What is the collective term for a group of booksellers? A fatigue of booksellers? A cynic of booksellers? A babble of booksellers? Whatever it is, it does take a lot to shift us from our collective ennui and back into that passion for character, plot and ideas which is, if you dig deep enough, the reason that most of the us are in the game in the first place.
I was at a function recently where there was a babble of booksellers, and they were all babbling about one book. And it wasn’t the one we were there ostensibly to spruik (which shall remain nameless at this present moment). In fact, the book that was the talk of the evening was Caroline Overington’s upcoming I Came to Say Goodbye.
I had resisted the book up until that time. The proof copy has been sitting on my shelf for months. It was covered with too many epithets for my liking – too many “compellings”, “memorables”, “addictives” and “brilliants” . What I had heard was that this story is an Australian, credible addition to the Jodi Picoult school of story writing. In fact, I had heard that Overington had out Picoulted Jodi herself.
Caroline Overington is a columnist for The Australian. She has picked up a couple of Walkley Awards and has written two non-fiction books, Only in New York, and Kickback, which is about the UN oil-for-food scandal in Iraq. Last year she wrote her first novel, a book called Ghost Child. There was a bit of noise around about it – a confident start etc etc. Her second novel, I Came to Say Goodbye, will be released on October 1.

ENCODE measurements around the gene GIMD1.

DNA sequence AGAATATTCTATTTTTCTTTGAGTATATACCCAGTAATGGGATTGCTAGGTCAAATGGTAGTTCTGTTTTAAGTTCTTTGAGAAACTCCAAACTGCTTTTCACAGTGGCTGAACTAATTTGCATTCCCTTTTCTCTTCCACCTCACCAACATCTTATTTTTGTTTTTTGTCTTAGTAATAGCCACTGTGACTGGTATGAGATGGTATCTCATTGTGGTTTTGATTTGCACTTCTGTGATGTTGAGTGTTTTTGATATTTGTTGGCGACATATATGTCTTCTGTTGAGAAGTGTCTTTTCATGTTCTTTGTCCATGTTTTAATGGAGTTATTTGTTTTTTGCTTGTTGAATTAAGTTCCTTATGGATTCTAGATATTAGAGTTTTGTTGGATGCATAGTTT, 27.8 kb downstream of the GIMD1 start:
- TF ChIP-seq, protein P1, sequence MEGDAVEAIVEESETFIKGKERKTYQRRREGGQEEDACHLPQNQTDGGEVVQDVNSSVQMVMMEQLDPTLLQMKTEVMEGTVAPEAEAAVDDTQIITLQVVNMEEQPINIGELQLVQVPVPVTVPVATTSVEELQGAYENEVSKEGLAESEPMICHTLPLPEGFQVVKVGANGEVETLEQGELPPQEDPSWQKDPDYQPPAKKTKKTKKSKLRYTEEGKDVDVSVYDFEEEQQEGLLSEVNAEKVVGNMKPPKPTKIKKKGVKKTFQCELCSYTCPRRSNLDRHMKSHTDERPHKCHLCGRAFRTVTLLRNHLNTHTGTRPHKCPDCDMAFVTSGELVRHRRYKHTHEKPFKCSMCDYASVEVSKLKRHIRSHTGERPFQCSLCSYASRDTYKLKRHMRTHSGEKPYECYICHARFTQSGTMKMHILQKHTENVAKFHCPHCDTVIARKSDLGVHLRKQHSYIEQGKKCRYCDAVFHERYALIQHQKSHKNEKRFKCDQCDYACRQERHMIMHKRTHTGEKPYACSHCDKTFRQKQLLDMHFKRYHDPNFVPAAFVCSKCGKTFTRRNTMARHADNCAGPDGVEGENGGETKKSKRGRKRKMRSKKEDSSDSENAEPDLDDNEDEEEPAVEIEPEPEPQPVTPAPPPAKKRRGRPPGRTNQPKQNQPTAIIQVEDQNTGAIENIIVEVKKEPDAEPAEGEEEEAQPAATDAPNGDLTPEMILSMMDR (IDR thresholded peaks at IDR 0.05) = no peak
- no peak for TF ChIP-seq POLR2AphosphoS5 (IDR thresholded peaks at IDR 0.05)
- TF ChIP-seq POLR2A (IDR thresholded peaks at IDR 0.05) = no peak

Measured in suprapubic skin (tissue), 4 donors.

I Came to Say Goodbye is going to place Overington firmly in the sight lines of general fiction readers. It will probably appeal to woman more than men, although it certainly isn’t a classic women’s read. There is a lot to get your teeth into with this one, a lot to discuss, a lot you will want to workshop with others. I am not going to give out any spoilers on this one. Most of the book is narrated by Med Atley, a knock about bloke in his late 60s who lives in Foster on the NSW coast. Med’s wife Pat disappeared in the 70s once she had discovered feminism, and Med ended up bringing up their much younger third child, Donna Faye (known affectionately as Fat) on his own. Fat was an unusual child, and then matured into an unusual woman. As for themes, suffice to say Overington starts with shaken baby syndrome and then covers a huge amount of territory including the family court, rights of children and family members, mental illness, demographics, adoption, immigration, aspirational life style, inter-generational change, child rearing and parenting, drugs, the nanny state, race relations. You name a personal issue that is on the worry list of contemporary Australians and Overington has somehow woven it into her story.
Despite a bit of a slow start, Overington draws these disparate elements together in a seemingly effortless way, all the while keeping plenty up her sleeve so that the reader is guessing all the way to the end. I get the impression that she must have spent a lot of time in a court room watching the ebb and flow of human endeavour and here she is now putting all those really tricky questions into one very readable story.
For the record, I left the booksellers’ event and dragged out my proof copy. It was an all night read. And while I am not so sure I would say “brilliant”, it certainly was “compelling”, “memorable” and “addictive”. And I can’t get some of those characters out of my mind.
Available from October 1.